The custom gesture recognizer class needs to be created as a delegating class so that the view may register as the class’ delegate in order to receive notice of actions. Implement the – (id)initWithTarget:(id)target action:(SEL)action method for the subclass so that the view controller can register itself and the method to be called as an action arising out of the gesture processing.

Adding the gesture recognizer to the view

Any gesture recognizer, whether standard or custom, operates on a view. That view may be the main view, or it may be a subview, but it must be a view. There are five basic steps required to add a gesture recognizer to the view:

  • Declare that the view class adopts the protocol of the delegating class in the class definition.
    For example, @interface MyViewController : UIViewController
  • Initialize the gesture recognizer using the – (id)initWithTarget:(id)target action:(SEL)action method, with self as the target and the method handling the result as the action.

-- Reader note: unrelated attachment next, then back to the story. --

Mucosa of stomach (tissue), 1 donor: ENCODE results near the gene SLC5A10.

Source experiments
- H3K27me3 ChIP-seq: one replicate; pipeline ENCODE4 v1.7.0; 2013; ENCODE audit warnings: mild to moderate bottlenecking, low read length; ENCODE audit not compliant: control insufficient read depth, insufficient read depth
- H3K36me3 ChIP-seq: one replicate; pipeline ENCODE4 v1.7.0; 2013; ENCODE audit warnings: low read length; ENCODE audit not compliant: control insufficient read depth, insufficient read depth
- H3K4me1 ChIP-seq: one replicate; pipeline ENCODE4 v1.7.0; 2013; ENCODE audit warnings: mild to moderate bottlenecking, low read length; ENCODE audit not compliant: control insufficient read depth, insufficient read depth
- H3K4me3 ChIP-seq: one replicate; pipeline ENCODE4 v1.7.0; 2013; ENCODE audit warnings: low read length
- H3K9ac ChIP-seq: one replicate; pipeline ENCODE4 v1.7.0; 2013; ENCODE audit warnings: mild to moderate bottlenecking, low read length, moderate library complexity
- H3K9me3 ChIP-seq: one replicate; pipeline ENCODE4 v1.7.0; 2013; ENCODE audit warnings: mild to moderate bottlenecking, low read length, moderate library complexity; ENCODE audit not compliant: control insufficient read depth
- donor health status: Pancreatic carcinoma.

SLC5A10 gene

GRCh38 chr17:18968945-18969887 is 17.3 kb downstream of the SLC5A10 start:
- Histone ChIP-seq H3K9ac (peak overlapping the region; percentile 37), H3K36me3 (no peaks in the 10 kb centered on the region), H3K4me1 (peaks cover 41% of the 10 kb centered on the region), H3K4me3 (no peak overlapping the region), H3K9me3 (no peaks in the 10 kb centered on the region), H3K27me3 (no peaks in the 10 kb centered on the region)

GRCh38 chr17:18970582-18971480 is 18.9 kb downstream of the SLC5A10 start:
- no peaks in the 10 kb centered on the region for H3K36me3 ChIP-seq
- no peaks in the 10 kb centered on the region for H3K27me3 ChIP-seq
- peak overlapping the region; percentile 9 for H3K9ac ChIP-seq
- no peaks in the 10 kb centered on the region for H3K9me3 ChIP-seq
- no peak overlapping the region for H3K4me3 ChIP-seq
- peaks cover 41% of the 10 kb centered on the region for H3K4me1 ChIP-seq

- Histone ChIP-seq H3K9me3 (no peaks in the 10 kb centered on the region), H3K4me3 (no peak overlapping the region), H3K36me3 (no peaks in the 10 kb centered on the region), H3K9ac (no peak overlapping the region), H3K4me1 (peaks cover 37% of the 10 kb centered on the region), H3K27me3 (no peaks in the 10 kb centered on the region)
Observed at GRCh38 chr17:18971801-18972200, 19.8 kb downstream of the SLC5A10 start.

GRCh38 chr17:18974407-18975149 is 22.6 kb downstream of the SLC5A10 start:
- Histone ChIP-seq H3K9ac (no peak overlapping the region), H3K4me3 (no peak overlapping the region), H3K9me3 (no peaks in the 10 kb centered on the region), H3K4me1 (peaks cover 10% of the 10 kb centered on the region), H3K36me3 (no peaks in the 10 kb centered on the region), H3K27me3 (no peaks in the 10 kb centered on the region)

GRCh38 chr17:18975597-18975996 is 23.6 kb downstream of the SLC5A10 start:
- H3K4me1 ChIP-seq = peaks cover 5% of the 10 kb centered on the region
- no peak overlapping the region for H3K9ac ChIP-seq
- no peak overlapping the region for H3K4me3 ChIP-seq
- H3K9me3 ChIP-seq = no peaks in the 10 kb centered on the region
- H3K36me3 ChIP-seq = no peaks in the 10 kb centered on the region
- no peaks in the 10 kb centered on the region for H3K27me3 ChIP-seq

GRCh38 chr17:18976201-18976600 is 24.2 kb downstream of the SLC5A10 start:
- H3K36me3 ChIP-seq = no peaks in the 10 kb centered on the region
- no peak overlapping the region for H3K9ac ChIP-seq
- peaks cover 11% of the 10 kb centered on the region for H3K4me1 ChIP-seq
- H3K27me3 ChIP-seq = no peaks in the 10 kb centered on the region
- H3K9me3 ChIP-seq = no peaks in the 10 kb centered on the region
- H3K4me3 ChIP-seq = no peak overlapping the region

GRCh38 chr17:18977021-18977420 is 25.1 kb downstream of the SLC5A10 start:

• Set the delegate of the gesture recognizer to self.
  • Use the addGestureRecognizer method to register the gesture recognizer on the view.
  • Implement an action method, as referenced in the – (id)initWithTarget:(id)target action:(SEL)action initialization.

Implementing an action method

The second argument to the gesture recognizer initialization method is a selector (SEL) reference to an action method. This action method will be called by the gesture recognizer when the state has changed, ended, or been recognized. The purpose of this method is to perform the action which is desired by the gesture. The method should receive at least one argument of type (id), representing the sender of the action (which in this case is the gesture recognizer itself).

In addition to performing some desired action, the action method may also check the state of the gesture recognizer and act accordingly

A Working Demo